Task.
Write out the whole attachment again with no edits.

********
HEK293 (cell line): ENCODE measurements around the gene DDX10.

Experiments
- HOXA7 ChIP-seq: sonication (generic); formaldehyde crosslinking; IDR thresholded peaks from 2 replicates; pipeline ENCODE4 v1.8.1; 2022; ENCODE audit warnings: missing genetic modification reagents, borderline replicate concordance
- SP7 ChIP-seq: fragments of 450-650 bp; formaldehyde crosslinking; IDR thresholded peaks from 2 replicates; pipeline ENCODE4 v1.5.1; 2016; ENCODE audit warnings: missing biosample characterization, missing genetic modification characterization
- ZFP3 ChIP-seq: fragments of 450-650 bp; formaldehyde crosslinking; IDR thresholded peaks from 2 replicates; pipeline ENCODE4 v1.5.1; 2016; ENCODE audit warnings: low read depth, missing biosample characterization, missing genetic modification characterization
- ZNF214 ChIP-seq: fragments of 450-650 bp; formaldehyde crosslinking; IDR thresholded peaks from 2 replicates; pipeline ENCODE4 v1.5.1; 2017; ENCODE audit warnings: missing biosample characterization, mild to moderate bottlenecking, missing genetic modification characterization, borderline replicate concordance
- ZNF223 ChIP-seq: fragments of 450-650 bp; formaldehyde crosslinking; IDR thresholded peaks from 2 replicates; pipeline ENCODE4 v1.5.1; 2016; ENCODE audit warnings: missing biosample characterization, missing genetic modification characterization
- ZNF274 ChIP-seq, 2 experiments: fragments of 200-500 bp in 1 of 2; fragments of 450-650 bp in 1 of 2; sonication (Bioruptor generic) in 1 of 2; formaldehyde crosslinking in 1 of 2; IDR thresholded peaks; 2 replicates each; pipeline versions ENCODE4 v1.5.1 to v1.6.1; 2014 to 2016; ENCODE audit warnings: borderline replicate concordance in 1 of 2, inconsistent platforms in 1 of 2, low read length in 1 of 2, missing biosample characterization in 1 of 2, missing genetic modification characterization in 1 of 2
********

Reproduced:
HEK293 (cell line): ENCODE measurements around the gene DDX10.

Experiments
- HOXA7 ChIP-seq: sonication (generic); formaldehyde crosslinking; IDR thresholded peaks from 2 replicates; pipeline ENCODE4 v1.8.1; 2022; ENCODE audit warnings: missing genetic modification reagents, borderline replicate concordance
- SP7 ChIP-seq: fragments of 450-650 bp; formaldehyde crosslinking; IDR thresholded peaks from 2 replicates; pipeline ENCODE4 v1.5.1; 2016; ENCODE audit warnings: missing biosample characterization, missing genetic modification characterization
- ZFP3 ChIP-seq: fragments of 450-650 bp; formaldehyde crosslinking; IDR thresholded peaks from 2 replicates; pipeline ENCODE4 v1.5.1; 2016; ENCODE audit warnings: low read depth, missing biosample characterization, missing genetic modification characterization
- ZNF214 ChIP-seq: fragments of 450-650 bp; formaldehyde crosslinking; IDR thresholded peaks from 2 replicates; pipeline ENCODE4 v1.5.1; 2017; ENCODE audit warnings: missing biosample characterization, mild to moderate bottlenecking, missing genetic modification characterization, borderline replicate concordance
- ZNF223 ChIP-seq: fragments of 450-650 bp; formaldehyde crosslinking; IDR thresholded peaks from 2 replicates; pipeline ENCODE4 v1.5.1; 2016; ENCODE audit warnings: missing biosample characterization, missing genetic modification characterization
- ZNF274 ChIP-seq, 2 experiments: fragments of 200-500 bp in 1 of 2; fragments of 450-650 bp in 1 of 2; sonication (Bioruptor generic) in 1 of 2; formaldehyde crosslinking in 1 of 2; IDR thresholded peaks; 2 replicates each; pipeline versions ENCODE4 v1.5.1 to v1.6.1; 2014 to 2016; ENCODE audit warnings: borderline replicate concordance in 1 of 2, inconsistent platforms in 1 of 2, low read length in 1 of 2, missing biosample characterization in 1 of 2, missing genetic modification characterization in 1 of 2